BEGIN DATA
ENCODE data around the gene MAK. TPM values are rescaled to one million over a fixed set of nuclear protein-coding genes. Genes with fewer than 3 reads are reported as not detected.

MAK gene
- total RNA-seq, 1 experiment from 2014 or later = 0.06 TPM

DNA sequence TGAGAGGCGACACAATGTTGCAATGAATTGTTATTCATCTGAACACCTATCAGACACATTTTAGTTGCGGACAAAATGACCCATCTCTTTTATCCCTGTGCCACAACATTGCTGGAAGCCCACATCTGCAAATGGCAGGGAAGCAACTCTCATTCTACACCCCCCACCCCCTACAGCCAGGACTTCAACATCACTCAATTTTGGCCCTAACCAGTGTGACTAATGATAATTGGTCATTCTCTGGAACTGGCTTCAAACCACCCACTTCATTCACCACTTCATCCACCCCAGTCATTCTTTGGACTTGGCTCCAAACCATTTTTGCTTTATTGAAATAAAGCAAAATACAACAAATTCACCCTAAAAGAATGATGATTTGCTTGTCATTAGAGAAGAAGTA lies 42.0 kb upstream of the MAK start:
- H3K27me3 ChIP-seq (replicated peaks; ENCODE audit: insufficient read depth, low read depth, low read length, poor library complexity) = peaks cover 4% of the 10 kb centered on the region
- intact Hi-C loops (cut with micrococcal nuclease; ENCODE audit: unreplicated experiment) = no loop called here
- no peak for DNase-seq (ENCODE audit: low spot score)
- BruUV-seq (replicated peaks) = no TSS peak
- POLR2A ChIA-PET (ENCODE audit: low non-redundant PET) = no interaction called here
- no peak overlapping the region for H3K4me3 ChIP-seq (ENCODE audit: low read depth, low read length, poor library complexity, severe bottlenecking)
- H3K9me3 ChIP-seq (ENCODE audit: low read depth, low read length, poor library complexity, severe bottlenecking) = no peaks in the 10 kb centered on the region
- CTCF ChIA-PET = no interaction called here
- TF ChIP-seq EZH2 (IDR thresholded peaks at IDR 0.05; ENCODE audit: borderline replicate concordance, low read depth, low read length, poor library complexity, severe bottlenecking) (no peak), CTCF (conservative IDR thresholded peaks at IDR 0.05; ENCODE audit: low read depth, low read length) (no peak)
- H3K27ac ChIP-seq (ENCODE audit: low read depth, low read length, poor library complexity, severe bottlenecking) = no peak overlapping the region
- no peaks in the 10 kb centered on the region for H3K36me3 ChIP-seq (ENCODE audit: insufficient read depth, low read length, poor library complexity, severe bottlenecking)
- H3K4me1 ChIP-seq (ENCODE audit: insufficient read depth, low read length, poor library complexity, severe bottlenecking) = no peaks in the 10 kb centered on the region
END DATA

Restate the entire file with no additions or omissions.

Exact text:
ENCODE data around the gene MAK. TPM values are rescaled to one million over a fixed set of nuclear protein-coding genes. Genes with fewer than 3 reads are reported as not detected.

MAK gene
- total RNA-seq, 1 experiment from 2014 or later = 0.06 TPM

DNA sequence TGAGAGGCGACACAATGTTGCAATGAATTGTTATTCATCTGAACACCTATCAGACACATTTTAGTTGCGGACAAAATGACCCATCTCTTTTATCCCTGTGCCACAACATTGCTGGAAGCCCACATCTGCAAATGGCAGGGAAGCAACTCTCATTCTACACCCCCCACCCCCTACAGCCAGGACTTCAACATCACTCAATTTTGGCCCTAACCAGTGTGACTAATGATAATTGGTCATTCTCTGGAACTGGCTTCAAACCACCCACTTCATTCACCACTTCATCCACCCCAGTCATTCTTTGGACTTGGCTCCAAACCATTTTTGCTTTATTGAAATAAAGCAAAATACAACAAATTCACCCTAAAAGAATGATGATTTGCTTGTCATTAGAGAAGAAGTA lies 42.0 kb upstream of the MAK start:
- H3K27me3 ChIP-seq (replicated peaks; ENCODE audit: insufficient read depth, low read depth, low read length, poor library complexity) = peaks cover 4% of the 10 kb centered on the region
- intact Hi-C loops (cut with micrococcal nuclease; ENCODE audit: unreplicated experiment) = no loop called here
- no peak for DNase-seq (ENCODE audit: low spot score)
- BruUV-seq (replicated peaks) = no TSS peak
- POLR2A ChIA-PET (ENCODE audit: low non-redundant PET) = no interaction called here
- no peak overlapping the region for H3K4me3 ChIP-seq (ENCODE audit: low read depth, low read length, poor library complexity, severe bottlenecking)
- H3K9me3 ChIP-seq (ENCODE audit: low read depth, low read length, poor library complexity, severe bottlenecking) = no peaks in the 10 kb centered on the region
- CTCF ChIA-PET = no interaction called here
- TF ChIP-seq EZH2 (IDR thresholded peaks at IDR 0.05; ENCODE audit: borderline replicate concordance, low read depth, low read length, poor library complexity, severe bottlenecking) (no peak), CTCF (conservative IDR thresholded peaks at IDR 0.05; ENCODE audit: low read depth, low read length) (no peak)
- H3K27ac ChIP-seq (ENCODE audit: low read depth, low read length, poor library complexity, severe bottlenecking) = no peak overlapping the region
- no peaks in the 10 kb centered on the region for H3K36me3 ChIP-seq (ENCODE audit: insufficient read depth, low read length, poor library complexity, severe bottlenecking)
- H3K4me1 ChIP-seq (ENCODE audit: insufficient read depth, low read length, poor library complexity, severe bottlenecking) = no peaks in the 10 kb centered on the region